Remarkably, for a company entrusted with assessing students’ educational performance, messages from Pearson contain a disturbing number of misspellings, incorrect dates, typos, and missing information. Pearson’s online video orientation, for example, warns scorers that they may face “civil lawshits” from sexual harassment. Error-free communications are rare. I was considering whether this was a fair assessment, when I received a message from Pearson with the subject “Pearson Fall 2010.” The link in the e-mail took me to a survey to find out my availability—for the spring of 2011.

 I imagine that most students think their papers are being graded as if they are the most important thing in the world. Yet every day, each scorer is expected to read hundreds of papers. So for all the months of preparation and the dozens of hours of class time spent writing practice essays, a student’s writing probably will be processed and scored in about a minute. Scoring is particularly rushed when scorers are paid by piece-rate, as is the case when you are scoring from home, where a growing part of the industry’s work is done.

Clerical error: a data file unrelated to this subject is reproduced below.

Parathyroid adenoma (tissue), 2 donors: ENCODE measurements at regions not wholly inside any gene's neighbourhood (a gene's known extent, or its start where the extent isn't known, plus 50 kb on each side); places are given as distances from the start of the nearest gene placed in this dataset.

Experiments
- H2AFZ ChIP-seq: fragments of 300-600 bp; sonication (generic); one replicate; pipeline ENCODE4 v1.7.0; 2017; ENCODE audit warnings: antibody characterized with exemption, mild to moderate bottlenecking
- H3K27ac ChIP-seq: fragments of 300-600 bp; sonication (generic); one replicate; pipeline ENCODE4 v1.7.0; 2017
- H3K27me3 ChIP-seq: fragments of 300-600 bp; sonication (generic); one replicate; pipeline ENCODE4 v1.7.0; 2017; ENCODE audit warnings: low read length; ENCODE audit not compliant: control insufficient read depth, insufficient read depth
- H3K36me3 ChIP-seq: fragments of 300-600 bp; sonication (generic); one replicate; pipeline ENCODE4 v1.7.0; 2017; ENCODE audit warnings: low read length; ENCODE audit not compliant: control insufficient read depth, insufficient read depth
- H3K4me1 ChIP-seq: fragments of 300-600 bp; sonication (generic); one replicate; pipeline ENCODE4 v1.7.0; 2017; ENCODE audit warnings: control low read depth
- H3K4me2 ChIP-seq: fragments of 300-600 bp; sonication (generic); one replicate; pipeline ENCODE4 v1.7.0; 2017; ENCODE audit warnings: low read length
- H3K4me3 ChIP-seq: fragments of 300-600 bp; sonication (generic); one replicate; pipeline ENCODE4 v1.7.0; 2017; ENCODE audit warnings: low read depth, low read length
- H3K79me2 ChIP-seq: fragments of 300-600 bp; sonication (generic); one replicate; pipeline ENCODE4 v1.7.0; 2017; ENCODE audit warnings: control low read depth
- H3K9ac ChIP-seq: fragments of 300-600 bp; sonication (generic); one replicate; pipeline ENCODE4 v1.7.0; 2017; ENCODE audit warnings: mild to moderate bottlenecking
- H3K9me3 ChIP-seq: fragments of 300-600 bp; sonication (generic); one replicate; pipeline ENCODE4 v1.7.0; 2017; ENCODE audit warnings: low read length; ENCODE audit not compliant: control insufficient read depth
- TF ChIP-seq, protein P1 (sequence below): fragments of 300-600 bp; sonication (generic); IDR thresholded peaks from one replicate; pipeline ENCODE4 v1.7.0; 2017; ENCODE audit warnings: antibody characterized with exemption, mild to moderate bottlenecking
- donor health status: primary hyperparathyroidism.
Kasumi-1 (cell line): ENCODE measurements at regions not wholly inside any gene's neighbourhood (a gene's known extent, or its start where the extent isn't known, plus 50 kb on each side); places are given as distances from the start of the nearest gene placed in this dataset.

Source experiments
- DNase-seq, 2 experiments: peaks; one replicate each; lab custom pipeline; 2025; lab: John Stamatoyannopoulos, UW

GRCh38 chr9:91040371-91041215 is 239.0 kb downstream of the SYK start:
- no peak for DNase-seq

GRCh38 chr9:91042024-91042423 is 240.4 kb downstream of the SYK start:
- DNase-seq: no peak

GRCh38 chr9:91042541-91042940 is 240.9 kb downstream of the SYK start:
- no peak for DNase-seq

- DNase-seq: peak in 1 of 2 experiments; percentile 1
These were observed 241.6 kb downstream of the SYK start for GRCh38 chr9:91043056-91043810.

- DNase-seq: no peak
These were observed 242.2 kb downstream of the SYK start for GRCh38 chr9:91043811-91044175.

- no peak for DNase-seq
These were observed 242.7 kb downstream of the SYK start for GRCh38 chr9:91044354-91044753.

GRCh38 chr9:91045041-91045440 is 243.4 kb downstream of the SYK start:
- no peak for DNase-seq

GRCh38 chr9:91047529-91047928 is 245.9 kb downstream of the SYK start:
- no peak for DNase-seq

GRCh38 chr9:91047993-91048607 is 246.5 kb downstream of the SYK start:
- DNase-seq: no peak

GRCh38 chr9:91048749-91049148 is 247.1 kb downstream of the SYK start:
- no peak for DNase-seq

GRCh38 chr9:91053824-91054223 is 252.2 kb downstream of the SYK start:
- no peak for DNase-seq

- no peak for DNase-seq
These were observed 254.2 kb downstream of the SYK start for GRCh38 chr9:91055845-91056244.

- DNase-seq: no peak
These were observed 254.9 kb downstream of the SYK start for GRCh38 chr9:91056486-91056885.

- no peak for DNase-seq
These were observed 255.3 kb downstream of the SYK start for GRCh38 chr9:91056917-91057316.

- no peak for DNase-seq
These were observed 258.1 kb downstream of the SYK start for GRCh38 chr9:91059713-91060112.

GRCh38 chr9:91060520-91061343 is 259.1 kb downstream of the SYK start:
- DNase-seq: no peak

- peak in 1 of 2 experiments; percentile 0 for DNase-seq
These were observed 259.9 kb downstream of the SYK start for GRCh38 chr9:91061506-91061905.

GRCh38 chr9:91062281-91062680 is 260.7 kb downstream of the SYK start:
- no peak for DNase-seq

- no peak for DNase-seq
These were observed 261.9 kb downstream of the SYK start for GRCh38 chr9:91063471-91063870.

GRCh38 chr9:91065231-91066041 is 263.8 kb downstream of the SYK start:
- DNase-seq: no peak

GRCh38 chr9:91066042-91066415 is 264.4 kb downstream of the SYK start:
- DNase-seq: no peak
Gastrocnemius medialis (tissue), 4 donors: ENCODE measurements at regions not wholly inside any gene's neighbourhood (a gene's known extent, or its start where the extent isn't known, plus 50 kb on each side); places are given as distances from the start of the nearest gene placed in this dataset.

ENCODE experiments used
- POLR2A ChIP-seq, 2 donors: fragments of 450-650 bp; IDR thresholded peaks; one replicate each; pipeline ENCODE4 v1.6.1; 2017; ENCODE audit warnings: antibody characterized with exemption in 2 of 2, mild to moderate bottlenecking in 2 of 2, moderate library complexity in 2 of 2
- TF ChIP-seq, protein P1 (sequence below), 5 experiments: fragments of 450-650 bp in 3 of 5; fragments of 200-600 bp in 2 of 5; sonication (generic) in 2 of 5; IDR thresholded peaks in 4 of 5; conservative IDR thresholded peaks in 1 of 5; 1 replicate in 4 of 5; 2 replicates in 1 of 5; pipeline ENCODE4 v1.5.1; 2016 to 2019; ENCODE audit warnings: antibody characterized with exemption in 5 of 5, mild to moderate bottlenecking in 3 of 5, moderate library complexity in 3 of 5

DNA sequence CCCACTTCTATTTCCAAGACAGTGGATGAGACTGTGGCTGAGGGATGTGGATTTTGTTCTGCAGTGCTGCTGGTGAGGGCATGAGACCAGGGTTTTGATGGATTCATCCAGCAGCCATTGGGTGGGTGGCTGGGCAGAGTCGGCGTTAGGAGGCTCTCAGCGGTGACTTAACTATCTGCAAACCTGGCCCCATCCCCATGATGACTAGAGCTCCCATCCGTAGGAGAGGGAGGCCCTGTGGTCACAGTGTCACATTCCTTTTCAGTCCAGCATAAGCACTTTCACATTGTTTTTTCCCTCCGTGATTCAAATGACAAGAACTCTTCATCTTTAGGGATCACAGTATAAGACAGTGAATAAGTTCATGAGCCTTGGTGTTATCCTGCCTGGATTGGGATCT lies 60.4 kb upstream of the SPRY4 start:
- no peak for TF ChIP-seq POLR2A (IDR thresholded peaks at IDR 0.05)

At 30 to 70 cents per paper, depending on the test, the incentive, especially for a home worker, is to score as quickly as possible in order to earn any money: at 30 cents per paper, you have to score forty papers an hour to make $12 an hour, and test scoring requires a lot of mental breaks.  So every night, while scoring from home, I would surf the Internet and cut and paste loads of articles—reports on Indian Maoists, scientific speculation on whether animals can be gay, critiques of standardized testing—into what typically came to be an eighty-page, single-spaced Word document. Then I would print it out and read it the next day while I was working at the scoring center. This was the only way to avoid going insane. I still managed to score at the average rate for the room and perform according to “quality” standards.